"Apart from the inadequate fuel supply, the delay in land acquisition and environmental clearances as also tariff revisions and distribution reforms are the issues, which NTPC wants to be addressed," Arup Roy Choudhury, Chairman and Managing Director NTPC, said.
"Tackling these concerns should get top priority as the solution to these will contribute immensely to the growth of the power generation sector in the country," Choudhury added. NTPC has total installed capacity of 39,674 MW, including joint ventures.
Positive legislations, competitive bidding policies, opening up for private investments and surging growth in electricity demand have all contributed to the growth of the sector.
"Revised competitive bid documents for procurement of power should come out early next year," said Debasish Mishra, Senior Director, Deloitte in India.
However, there are a number of persisting bottlenecks.
"The challenge as one sees compared to previous years are deteriorating coal supply on one end of the value chain and poor financial outlook of Discoms where the losses have been increasing to levels far higher than previous years," Anil Sardana, Managing Director of Tata Power, said.
Despite huge coal reserves in India, the domestic power sector is facing coal shortages and has resorted to imports.
"This shortage may result in increasing stress on assets that are already built by private players, in addition to the targets of capacity additions not being reached," Sardana added. Tata Power is the largest private player in the sector with installed capacity of 6,899 MW.
The Coal Ministry notified Auction by Competitive Bidding of Coal Mines Rules, 2012 on February 2.
"We view that the coal block auction in the initial phases may benefit the non-power consumers in securing their energy needs for expansion. However, even if the Government comes out with an auction scheme, the auctions would face the risk of fewer takers unless the economy recovers by the first quarter of 2013-14," said Guru Malladi, Advisory Partner-Infrastructure Practice, Ernst & Young.
Not only shortage of domestic coal, private producers such as Tata Power and Adani suffered from the sudden spike in price of imported coal from Indonesia and Australia, due to change of tax regime.
"Affordable pricing of our natural resources, both gas and coal, is key to the growth of the power sector," Choudhury said.
The spike in price has made imported coal-based power projects unviable.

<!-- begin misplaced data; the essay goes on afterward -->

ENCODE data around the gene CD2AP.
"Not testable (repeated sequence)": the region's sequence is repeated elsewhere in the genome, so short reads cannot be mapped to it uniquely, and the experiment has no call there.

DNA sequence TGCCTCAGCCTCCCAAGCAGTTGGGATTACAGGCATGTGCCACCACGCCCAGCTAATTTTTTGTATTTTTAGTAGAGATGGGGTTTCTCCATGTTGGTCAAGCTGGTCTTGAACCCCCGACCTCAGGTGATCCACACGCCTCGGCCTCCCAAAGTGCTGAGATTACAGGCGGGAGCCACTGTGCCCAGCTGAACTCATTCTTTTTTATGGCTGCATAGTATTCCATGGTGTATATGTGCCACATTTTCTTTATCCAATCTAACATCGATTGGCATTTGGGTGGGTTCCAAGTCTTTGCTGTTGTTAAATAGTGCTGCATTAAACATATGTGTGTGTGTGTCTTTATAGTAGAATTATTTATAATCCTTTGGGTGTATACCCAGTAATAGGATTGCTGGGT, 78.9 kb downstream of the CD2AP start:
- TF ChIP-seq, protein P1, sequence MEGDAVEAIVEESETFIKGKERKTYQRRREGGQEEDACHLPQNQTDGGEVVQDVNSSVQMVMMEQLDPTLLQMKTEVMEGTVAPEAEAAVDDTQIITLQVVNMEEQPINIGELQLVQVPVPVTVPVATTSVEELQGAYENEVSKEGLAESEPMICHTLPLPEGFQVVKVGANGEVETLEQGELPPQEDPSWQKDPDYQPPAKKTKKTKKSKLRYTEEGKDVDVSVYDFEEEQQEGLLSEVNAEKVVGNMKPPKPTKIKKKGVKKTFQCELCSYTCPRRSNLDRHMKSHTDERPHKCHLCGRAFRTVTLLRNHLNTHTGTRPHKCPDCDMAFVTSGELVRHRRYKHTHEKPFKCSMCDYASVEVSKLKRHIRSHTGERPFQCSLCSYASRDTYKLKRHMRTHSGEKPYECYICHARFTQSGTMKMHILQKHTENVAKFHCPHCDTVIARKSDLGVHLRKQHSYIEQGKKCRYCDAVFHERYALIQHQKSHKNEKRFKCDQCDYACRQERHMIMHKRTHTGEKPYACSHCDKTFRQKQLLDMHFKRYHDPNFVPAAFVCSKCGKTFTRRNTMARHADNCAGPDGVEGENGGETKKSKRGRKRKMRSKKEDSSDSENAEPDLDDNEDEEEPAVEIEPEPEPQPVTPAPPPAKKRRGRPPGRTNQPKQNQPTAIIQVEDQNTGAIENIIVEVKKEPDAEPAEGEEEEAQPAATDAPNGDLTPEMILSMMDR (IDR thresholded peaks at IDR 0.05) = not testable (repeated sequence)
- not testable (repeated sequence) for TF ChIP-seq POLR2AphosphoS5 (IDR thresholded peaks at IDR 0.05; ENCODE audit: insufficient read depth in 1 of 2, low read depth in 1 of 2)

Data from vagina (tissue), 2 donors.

Another major challenge to the sector is the shortage of natural gas in India. This shortage has stranded gas-based power projects with a combined capacity of around 18,903.5 MW, accounting for only 9.13 per cent of the total generation capacity.
"The Government should evolve a robust energy security policy for the country as also issue advisory to all State Regulatory Commissions to plan bulk supply procurement in line with basket of fuels that meet India's energy security needs," Sardana said.
Malladi said that looking from the supply deficit point of view; coal imports are likely to grow at a rapid pace over the next five years.
"Such imports will have immediate effect on cost of electricity that may lead to an increasingly skewed cost of generation across various players. To address this disparity, it is imperative to come up with a price pooling mechanism that will balance interests of consumers, power producers and distribution companies," Malladi explained.
Setting up a coal regulator is the best option, according to the NTPC Chairman.
"This is because it would act as a single point of contact for anybody who wants to invest in the coal sector. There would also be transparency on account of quality, production and pricing of coal," Choudhury said.
Mishra of Deloitte said hopefully all the disputed power purchase agreements (PPAs) such as Tata Power Mundra, Adani and Lanco, among others will find some compromise solution in 2013.
The average Aggregated Technical and Commercial (AT&C) losses in the country hover around 35 per cent and are higher in both technical and commercial fields. Electricity theft, metering regulations, financial distress, agricultural and rural consumption, operational inefficiencies and low private sector participation are some of the key challenges faced by the distribution segment.
With Discoms' improved financial health, the regulators would impose Renewable Purchase Obligation (RPO) more strictly and that should give boost to the Renewable Energy Certificate (REC) market and improve the investment in the renewable sector, said Mishra.
"We are also expecting the Government to come out with a clear policy on Generation based Incentive (GBI) for wind sector," Mishra added.